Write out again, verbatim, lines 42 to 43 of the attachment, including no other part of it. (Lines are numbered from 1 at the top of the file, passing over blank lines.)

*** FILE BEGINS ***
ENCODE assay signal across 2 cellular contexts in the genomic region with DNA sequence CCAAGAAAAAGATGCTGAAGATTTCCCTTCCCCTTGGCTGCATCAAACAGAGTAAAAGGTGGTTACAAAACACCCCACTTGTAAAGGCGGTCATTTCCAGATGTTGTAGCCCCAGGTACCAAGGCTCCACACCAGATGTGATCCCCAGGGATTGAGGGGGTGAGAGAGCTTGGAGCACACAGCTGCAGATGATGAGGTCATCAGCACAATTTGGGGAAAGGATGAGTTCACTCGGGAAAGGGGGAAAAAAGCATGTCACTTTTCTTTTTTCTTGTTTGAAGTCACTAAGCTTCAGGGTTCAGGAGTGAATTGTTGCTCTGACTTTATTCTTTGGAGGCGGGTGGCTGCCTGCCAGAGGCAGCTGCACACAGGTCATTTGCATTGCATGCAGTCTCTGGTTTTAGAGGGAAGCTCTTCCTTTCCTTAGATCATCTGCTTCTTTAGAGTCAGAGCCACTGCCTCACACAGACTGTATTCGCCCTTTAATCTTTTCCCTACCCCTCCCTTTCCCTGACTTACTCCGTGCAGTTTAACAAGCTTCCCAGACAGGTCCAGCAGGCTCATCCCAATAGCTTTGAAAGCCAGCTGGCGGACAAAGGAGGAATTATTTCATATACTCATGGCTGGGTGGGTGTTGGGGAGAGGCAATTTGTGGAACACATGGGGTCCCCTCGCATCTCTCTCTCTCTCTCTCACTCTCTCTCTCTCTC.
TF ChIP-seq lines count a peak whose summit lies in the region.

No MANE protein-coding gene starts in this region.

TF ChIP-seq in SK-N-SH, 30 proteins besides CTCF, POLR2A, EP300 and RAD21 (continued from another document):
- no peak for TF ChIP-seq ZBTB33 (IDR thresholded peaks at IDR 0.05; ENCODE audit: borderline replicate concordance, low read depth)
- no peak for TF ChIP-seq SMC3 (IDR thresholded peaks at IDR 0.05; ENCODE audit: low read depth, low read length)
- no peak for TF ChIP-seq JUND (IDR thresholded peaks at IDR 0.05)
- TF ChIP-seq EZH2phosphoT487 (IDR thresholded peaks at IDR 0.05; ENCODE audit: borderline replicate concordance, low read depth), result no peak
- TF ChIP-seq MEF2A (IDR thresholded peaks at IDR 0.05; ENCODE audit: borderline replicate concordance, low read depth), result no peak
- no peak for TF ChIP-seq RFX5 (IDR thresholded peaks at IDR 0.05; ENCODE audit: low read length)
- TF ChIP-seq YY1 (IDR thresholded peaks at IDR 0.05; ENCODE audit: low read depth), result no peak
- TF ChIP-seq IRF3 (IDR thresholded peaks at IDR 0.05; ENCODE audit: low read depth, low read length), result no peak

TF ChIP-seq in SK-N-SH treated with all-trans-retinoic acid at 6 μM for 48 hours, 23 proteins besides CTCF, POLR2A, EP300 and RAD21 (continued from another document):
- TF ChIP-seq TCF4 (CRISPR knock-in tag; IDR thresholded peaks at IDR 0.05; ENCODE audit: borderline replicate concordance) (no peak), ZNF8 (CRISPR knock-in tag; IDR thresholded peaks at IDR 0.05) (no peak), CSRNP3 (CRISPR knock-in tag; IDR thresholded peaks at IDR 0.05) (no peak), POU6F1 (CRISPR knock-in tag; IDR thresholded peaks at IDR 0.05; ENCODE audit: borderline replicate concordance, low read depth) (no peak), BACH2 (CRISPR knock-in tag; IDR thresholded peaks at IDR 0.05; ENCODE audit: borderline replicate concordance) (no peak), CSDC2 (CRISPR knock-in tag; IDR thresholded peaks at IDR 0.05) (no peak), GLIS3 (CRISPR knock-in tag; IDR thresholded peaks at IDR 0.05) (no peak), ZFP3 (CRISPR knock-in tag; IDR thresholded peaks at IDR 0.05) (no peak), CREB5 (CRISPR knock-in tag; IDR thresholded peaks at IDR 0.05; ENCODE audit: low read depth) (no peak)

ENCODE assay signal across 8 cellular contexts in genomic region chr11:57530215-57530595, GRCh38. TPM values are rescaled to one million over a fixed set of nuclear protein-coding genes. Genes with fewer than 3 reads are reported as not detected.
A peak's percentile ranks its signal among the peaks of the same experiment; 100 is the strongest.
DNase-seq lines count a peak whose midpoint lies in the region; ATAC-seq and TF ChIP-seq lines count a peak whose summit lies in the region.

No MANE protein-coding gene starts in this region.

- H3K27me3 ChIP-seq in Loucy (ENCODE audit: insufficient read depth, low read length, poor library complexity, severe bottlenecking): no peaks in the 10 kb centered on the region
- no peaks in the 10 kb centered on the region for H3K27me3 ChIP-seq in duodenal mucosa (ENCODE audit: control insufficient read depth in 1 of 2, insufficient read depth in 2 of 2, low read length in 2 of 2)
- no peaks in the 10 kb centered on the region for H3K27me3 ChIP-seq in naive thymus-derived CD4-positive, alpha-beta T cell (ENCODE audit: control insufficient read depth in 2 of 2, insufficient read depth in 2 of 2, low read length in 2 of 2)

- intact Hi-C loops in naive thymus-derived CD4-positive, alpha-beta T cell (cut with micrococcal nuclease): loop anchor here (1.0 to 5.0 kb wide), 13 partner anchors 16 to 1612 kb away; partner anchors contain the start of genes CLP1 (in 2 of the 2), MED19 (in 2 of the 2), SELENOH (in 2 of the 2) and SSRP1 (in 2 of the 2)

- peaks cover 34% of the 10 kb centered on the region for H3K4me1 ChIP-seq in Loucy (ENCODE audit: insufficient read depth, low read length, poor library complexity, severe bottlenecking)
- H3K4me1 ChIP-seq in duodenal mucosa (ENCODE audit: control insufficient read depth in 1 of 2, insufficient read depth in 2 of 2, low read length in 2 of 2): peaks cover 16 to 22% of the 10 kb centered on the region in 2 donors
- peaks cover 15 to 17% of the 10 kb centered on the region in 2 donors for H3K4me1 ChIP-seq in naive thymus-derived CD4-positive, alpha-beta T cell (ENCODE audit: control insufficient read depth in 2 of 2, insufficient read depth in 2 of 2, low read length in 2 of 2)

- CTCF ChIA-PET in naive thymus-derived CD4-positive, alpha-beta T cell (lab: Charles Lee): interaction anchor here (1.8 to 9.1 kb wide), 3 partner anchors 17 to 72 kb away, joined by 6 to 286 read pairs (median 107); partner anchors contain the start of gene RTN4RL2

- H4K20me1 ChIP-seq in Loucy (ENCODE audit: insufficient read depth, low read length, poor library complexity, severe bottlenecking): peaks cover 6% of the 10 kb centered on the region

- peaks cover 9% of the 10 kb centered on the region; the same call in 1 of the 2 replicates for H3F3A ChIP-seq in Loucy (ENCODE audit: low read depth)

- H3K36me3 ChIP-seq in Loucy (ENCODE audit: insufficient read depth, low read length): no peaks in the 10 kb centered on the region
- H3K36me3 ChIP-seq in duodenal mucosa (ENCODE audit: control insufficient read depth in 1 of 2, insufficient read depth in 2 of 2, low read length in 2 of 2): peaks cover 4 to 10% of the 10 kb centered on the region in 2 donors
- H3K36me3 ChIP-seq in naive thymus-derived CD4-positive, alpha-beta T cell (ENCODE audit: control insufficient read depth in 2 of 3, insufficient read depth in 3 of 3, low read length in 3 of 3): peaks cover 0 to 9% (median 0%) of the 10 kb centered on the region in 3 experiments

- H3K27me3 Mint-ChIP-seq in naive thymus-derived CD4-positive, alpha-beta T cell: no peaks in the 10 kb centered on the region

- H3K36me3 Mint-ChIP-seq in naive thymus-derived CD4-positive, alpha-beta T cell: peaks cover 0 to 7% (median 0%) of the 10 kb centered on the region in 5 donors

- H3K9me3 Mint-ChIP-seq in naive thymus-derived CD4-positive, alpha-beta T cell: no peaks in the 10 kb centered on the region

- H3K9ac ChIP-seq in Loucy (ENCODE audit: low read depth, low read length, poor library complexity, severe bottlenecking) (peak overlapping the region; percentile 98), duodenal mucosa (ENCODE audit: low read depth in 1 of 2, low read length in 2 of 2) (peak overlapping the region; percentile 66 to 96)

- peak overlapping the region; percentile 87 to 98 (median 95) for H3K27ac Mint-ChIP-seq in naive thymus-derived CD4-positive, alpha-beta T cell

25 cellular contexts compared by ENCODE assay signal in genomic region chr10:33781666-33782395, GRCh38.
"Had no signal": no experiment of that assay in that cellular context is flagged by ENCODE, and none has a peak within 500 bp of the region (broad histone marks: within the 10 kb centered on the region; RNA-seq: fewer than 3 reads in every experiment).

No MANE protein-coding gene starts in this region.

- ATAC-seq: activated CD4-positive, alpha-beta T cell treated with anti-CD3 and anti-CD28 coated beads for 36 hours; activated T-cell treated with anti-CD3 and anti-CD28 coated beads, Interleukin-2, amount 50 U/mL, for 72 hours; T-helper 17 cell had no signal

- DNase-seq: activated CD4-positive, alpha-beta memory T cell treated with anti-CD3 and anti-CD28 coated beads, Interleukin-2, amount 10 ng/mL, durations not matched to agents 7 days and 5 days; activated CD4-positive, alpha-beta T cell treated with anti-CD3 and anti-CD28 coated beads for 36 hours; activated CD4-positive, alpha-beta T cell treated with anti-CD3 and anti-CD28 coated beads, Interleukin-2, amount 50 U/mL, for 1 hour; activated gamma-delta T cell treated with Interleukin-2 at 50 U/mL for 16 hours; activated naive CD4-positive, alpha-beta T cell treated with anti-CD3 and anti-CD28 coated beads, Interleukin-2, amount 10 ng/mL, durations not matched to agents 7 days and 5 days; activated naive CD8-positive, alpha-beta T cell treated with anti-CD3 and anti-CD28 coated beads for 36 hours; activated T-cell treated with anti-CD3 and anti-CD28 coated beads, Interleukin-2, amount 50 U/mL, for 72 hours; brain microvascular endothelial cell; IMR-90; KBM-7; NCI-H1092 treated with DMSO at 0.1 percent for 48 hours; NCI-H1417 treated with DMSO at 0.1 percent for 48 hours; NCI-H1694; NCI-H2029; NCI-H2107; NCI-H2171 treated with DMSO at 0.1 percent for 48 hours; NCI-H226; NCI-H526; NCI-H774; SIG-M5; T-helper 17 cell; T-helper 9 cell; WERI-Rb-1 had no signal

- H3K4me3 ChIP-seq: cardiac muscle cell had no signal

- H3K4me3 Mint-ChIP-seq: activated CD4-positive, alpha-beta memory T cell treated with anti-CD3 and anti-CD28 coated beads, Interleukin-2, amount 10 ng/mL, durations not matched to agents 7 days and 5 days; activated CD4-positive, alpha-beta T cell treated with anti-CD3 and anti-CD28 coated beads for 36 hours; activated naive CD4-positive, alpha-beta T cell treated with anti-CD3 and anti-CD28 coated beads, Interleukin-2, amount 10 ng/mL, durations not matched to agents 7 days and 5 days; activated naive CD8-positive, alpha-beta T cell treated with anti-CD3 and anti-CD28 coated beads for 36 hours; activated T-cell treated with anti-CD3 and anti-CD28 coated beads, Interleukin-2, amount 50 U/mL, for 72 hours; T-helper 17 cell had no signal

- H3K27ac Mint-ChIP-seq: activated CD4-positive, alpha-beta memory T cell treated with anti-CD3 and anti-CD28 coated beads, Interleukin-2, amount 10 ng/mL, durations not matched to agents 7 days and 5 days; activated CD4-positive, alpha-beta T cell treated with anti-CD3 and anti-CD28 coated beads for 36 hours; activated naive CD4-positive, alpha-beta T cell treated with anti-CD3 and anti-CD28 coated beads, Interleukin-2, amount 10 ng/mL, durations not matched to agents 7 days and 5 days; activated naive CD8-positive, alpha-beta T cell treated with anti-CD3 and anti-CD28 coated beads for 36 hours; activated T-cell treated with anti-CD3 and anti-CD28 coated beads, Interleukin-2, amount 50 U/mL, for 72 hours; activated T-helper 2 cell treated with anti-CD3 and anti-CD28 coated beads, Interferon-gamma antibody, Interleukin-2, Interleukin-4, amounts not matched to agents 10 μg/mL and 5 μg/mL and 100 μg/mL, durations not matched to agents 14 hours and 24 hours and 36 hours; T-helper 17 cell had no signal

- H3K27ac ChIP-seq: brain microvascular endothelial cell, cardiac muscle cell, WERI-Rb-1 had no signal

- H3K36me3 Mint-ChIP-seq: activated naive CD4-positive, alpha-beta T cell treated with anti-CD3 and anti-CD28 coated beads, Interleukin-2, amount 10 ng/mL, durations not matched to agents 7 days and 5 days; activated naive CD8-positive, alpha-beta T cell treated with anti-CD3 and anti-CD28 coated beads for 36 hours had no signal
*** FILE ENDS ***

- H3K4me3 ChIP-seq: cardiac muscle cell had no signal

- H3K4me3 Mint-ChIP-seq: activated CD4-positive, alpha-beta memory T cell treated with anti-CD3 and anti-CD28 coated beads, Interleukin-2, amount 10 ng/mL, durations not matched to agents 7 days and 5 days; activated CD4-positive, alpha-beta T cell treated with anti-CD3 and anti-CD28 coated beads for 36 hours; activated naive CD4-positive, alpha-beta T cell treated with anti-CD3 and anti-CD28 coated beads, Interleukin-2, amount 10 ng/mL, durations not matched to agents 7 days and 5 days; activated naive CD8-positive, alpha-beta T cell treated with anti-CD3 and anti-CD28 coated beads for 36 hours; activated T-cell treated with anti-CD3 and anti-CD28 coated beads, Interleukin-2, amount 50 U/mL, for 72 hours; T-helper 17 cell had no signal